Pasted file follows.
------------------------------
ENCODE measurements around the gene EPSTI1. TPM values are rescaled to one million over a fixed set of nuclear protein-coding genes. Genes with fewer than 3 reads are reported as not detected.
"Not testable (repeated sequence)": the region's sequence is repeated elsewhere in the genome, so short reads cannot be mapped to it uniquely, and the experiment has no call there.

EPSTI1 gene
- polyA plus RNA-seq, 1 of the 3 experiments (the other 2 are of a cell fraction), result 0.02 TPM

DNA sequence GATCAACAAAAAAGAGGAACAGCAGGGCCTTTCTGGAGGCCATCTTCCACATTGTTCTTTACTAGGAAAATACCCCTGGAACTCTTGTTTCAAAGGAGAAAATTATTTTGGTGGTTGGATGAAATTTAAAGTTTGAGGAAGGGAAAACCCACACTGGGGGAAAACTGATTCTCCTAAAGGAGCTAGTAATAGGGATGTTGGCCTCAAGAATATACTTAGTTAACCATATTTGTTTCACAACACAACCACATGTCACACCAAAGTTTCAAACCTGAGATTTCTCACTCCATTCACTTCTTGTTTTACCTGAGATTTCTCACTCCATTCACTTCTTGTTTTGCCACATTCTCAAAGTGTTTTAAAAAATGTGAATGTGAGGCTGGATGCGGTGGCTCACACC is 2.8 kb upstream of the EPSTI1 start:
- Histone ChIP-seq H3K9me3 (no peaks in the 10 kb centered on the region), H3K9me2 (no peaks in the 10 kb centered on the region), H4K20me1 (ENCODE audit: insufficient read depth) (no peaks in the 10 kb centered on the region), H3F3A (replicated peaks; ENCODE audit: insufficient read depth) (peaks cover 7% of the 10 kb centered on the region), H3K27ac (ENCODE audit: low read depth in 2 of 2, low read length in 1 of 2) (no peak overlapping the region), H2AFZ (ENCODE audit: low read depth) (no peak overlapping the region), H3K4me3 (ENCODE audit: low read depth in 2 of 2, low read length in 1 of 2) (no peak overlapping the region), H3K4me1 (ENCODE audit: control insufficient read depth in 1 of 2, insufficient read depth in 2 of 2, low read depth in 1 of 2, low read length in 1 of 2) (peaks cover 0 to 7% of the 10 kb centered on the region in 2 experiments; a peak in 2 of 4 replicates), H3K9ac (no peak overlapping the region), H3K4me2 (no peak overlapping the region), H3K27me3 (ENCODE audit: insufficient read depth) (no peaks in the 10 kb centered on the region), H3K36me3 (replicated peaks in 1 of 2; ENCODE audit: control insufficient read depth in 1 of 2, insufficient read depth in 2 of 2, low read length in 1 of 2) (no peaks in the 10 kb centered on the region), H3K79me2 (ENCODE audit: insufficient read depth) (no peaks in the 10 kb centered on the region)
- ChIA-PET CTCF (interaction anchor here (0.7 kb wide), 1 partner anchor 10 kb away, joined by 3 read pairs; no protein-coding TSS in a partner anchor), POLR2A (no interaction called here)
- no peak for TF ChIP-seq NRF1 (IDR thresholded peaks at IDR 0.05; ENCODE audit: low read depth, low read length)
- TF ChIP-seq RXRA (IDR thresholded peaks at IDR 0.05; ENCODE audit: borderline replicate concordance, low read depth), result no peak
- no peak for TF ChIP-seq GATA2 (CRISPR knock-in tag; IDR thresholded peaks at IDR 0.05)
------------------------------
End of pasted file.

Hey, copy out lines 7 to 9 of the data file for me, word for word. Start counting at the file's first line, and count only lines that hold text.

- ChIA-PET CTCF (interaction anchor here (0.7 kb wide), 1 partner anchor 10 kb away, joined by 3 read pairs; no protein-coding TSS in a partner anchor), POLR2A (no interaction called here)
- no peak for TF ChIP-seq NRF1 (IDR thresholded peaks at IDR 0.05; ENCODE audit: low read depth, low read length)
- TF ChIP-seq RXRA (IDR thresholded peaks at IDR 0.05; ENCODE audit: borderline replicate concordance, low read depth), result no peak